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Let me preface this by saying specifically that I do not consider shooting matches to be training and I do not consider myself to be a bad-ass tactical know-it-all because I’m pretty good at them, however, I will say, you can learn a lot from shooting matches, if you so choose.

I have been accused of being a gamer time and time again at shooting matches because I shoot fast. There is a concept I agree with, and that I have repeated to people many times: “Fast” is not always gaming but “slow” is not always tactical. Sometimes slow is just simply lack of speed, and if I happen to be able to shoot faster than you can, it doesn’t mean I’m a gamer. There are very seldom absolutes in anything. Sometimes you need to move quickly, and sometimes you need to move slowly.

If you are standing in the open and three or four people walk up and attack you (a fairly common IDPA scenario), I truly believe you had better move fairly quickly. I would venture a guess that if three or four people are trying to kill you at the same time from five yards away, you don’t have the fifteen or twenty seconds to take care of that problem like many people seem to think you’ll have.

I have noticed a trend among some trainers to take the “speed” of competition to an opposite extreme. A stage that will take a moderate shooter fourteen or fifteen seconds to complete, will take a “tactical trainer” sixty or seventy seconds to complete, sometimes longer. I’m not referring to a house clearing stage where it makes sense to move slowly and methodically, but a “standard” scenario that represents the good guy being attacked by several armed bad guys in the open from very close distances.

The tactical instructor will draw his gun, get a good long sight picture, and shoot his first target at the five or six second mark, then slowly move on to target two, three, etc. He will amble over to cover and take ten or twelve seconds to perform a tactical reload (which is pretty much worthless in the middle of a gunfight, btw. The tactical reload is and always was intended to be an administrative action, not a gunfight technique) then shoot at the remaining two or three targets, taking another twenty or thirty seconds to shoot “tactically” from around the barricade he’s behind. I haven’t been in all that many gunfights (and neither have most other instructors) but I can’t imagine having sixty or seventy seconds to “do your thing” if you are being attacked by three or four bad guys.

A few years ago, a guy showed up to our matches for a few weeks and decided that he was going to “teach” us all how to be gunfighters. His reasoning was that slow is always better, no matter what. For instance, a scenario that represented an ATM attack where you had no cover and were attacked by three bad guys at close distances, would take him twenty or thirty seconds to complete. When I asked him why it was better to take twenty or thirty seconds instead of three or four, he would always argue that all his shots were “perfect” and all mine were scattered. All my shots would be in the vital area on the target, but all his would be right in the center of the chest. He was trying to get every shot on a target in the same hole. I asked him if he really thought he would have that much time in a real gunfight with three attackers at three or four yards, and he always said “sure.” He also told us how we, if any of us were ever involved in a shooting would all be sued for “shooting too fast” and he would never be sued because he took his time. I assured him several times he was right at least about not being sued, since he would be dead if he tried to take twenty seconds to shoot three men that were shooting back at him from three or four yards. He never seemed to understand my point, however. Go figure.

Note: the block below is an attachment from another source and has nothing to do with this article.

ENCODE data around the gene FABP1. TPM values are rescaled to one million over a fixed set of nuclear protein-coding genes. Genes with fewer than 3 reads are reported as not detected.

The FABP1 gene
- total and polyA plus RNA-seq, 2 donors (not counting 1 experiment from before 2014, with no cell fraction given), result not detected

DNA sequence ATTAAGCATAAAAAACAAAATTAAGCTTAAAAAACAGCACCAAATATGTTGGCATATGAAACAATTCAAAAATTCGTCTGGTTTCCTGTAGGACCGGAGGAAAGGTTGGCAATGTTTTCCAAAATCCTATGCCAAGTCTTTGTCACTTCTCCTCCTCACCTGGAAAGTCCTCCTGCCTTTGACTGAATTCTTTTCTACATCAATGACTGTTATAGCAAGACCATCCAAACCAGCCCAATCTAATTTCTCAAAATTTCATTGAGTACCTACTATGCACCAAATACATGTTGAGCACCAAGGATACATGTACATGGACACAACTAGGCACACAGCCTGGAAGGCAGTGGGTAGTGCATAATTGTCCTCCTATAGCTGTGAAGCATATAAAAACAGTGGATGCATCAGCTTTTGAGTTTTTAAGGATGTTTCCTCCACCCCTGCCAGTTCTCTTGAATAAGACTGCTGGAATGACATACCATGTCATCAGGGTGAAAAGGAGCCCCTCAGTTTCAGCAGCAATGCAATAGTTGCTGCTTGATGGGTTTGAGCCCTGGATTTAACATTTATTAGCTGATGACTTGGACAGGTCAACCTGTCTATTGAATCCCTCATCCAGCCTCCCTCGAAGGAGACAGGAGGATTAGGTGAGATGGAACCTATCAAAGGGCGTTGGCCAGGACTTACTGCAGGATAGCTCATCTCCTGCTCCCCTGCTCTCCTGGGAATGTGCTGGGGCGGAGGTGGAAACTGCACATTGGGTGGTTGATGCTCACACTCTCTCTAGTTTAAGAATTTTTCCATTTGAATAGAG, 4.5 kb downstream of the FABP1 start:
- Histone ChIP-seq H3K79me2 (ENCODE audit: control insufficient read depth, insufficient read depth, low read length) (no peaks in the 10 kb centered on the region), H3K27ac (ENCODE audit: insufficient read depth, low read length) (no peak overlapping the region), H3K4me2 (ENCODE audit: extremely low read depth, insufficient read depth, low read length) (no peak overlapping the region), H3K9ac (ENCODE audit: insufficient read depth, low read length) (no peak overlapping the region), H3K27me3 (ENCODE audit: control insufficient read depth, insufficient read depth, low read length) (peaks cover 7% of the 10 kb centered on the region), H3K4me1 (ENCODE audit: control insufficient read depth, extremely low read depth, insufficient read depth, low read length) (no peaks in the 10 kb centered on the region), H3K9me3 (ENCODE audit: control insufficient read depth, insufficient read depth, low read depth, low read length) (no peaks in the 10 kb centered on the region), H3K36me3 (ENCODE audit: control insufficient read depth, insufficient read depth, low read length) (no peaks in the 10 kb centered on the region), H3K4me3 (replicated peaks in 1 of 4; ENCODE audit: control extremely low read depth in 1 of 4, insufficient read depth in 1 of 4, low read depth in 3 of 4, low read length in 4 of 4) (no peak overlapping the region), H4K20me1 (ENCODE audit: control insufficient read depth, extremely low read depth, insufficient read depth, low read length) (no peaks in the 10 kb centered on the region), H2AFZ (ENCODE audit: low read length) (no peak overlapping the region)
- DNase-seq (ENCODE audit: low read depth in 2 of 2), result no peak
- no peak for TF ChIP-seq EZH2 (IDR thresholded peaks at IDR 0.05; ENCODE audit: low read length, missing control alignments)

Another trend I have noticed more and more is the “combat dancing” maneuver some use while reloading. While I think it’s a good idea to move quickly to cover if you can, and I concede that statistically, you will never need to reload in a gunfight, if you ever actually have to reload, standing in the open while doing so is completely futile, even if you are moving. I have proven (and so have others) in various demonstrations, if you are within typical confrontation distance, you cannot move so fast that I cannot hit you with a projectile from my handgun. Move to cover if cover is available, but don’t stand in the open dancing back and forth thinking you are safe from incoming gunfire. At your typical confrontation distances, even an untrained, inept bad guy is likely to hit you, even if you’re moving, especially if you give him time to fire several shots.

Anyway, those who can’t, teach, as they say. I’m not the world’s greatest teacher. In fact, I’m not really a very good instructor at all. However, I can say with some confidence that you don’t want to be a person I’m shooting at, and if you walk up to me with a gun drawn with intent to harm me, you’d better shoot me as you’re walking up...and you’d better hit me in a vital zone...and you’d better hit it several times...and you better hit it quickly...because if you don’t do all of that to me, I’m going to do all of that to you. A lot. And fast.

Robert V. Robinson
My Experience and Training: